Here’s a rundown of some of the more memorable emoji updates in history:
2012 — Apple’s iOS 6 update begins to feature a gay and lesbian couple amid all their usual emoji characters like heterosexual couples, monkeys, painted fingernails and dancing girls. The gay and lesbian couple are shown holding hands (as much as Apple can accurately show pixelated characters holding hands).
2013 — Google finally added legitimate emoji support to its Android OS by making them part and parcel of the official Google keyboard app. Before this crucial and long-needed Android update, users had a hard time to make emojis work on their Android devices. They either had to memorize specific command words to select emojis, or they had to actually long-press their spacebars after they installed the correct language packs. As a result, Android users everywhere rejoiced, as they could now keep up with the fast and furious text messages of teen girls around the globe.
2014 — Apple decides that it’s finally time to make its emoji set a whole lot more multicultural. Filled with guilt about the lack of African-American emojis, the company finally rectified this error by working with the Unicode Consortium to include emojis depicting African-American faces in their character sets.
2015 — Just in time for the iOS 8.3 beta to its developers, Apple went a step further than its last update and made a full-out commitment to increase the racial diversity of its emoji sets. The big changes? Users for the first time ever could now hold down on specific emojis and choose the specific skin tone that they wanted. This extra step went a long way toward making more of Apple’s diverse, global user base feel represented in its emojis.
Later in 2015 — Apple releases a big update in version 9.1 for its iPhone and iPad models; the update comes with a whopping 184 more emojis for users to choose from. The most notorious addition is probably the middle finger, which pranksters had been calling on Apple to add for the longest time! Other noteworthy additions include the burrito, taco, unicorn, the Vulcan salute, the zipper mouth face, the writing hand, and the impressive speaking head in silhouette.
2016 — In its iOS 10 release, Apple finally gets to gender diversity, having already tackled racial diversity in years past. The company is releasing these new emojis in the fall, and they’ll feature more than 100 new and redesigned emoji characters that focus on gender diversity. Translation: You’ll now see more female athletes than ever as selectable emojis on your smartphone keyboard.
Later in 2016 — Apple and other big tech companies like Google and Microsoft (all of whom are voting members of Unicode) voted against including the rifle emoji to celebrate the Summer Olympics’ shooting events. What’s really ironic about this rejection is the fact that the pistol emoji (another gun emoji that has no connection to the relevant Summer Olympics) is already part of Apple’s emoji set from years earlier. Shortly thereafter, Apple decided to replace the pistol emoji with a green water gun that made its debut in iOS 10.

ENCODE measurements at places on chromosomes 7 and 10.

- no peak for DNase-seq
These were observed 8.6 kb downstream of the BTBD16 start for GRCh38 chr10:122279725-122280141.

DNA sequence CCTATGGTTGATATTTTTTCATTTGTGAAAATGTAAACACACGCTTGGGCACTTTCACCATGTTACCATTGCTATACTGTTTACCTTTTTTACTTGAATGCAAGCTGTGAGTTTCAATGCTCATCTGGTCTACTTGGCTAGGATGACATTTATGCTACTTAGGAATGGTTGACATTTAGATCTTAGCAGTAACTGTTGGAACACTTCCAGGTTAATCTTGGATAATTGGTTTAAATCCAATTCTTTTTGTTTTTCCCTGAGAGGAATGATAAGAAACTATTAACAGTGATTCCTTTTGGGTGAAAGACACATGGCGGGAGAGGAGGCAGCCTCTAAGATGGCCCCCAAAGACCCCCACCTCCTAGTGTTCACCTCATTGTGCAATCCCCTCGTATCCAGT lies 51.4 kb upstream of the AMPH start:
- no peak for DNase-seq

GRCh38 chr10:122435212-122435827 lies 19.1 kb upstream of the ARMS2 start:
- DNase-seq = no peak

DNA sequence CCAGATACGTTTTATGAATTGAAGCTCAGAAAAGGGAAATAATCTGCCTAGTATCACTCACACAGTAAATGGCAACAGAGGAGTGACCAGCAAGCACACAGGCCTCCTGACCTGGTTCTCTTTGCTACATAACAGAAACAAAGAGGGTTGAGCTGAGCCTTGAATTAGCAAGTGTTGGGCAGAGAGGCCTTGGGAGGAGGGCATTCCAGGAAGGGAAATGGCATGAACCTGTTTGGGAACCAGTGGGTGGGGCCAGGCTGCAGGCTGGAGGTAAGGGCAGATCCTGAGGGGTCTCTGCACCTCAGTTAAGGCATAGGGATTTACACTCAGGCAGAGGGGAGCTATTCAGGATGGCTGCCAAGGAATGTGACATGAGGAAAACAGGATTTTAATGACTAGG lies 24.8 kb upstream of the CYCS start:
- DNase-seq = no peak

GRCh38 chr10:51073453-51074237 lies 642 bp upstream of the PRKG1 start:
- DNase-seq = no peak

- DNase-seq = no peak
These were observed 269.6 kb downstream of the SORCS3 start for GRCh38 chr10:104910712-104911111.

What does the future hold in store for emojis?
The thing about emojis is that they’re still a relatively new phenomenon — especially when we venture out of Japan. Known in Japan since 1999, emojis have only gotten popular globally since about 2011, thanks to Apple’s inclusion of them in their smartphone keyboards. In just a few, short years, people have taken to emojis like nothing before! When everyone including your mom texts them, then you know you have a global phenomenon on your hands.
Think of it: Every major tech platform today — whether it’s Apple, Google, Microsoft, you name it — has made room for emojis. You can send an emoji on an iOS device and have it show up no problem on an Android device. You can also send emojis on desktop and mobile devices. Clearly, the Unicode standard has ensured that virtually everyone on the planet with access to a digital device can send and receive emojis!
The father of the emoji, Kurita, still works in the tech industry as part of the online services of Namco Bandai games. No one could predict that emojis would take off as they did in only a relatively short time, not even Kurita. However, it’s perhaps the innate, human connection of these emojis that transcends mere cultures that explains why the emoji has done so well.
As Kurita says in reference to the implied messages behind some emojis:
“I used to think that was true just in Japan. But it’s the same everywhere,” he said. “That’s nice to know.”
What’s nice to know, too is that the world will continue to get more, unique emoji characters with every OS update across all devices.
Originally published at www.webdesignerdepot.com.